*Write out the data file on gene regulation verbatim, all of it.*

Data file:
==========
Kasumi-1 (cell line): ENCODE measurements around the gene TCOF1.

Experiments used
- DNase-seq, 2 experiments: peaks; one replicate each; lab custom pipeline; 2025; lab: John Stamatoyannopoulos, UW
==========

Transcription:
Kasumi-1 (cell line): ENCODE measurements around the gene TCOF1.

Experiments used
- DNase-seq, 2 experiments: peaks; one replicate each; lab custom pipeline; 2025; lab: John Stamatoyannopoulos, UW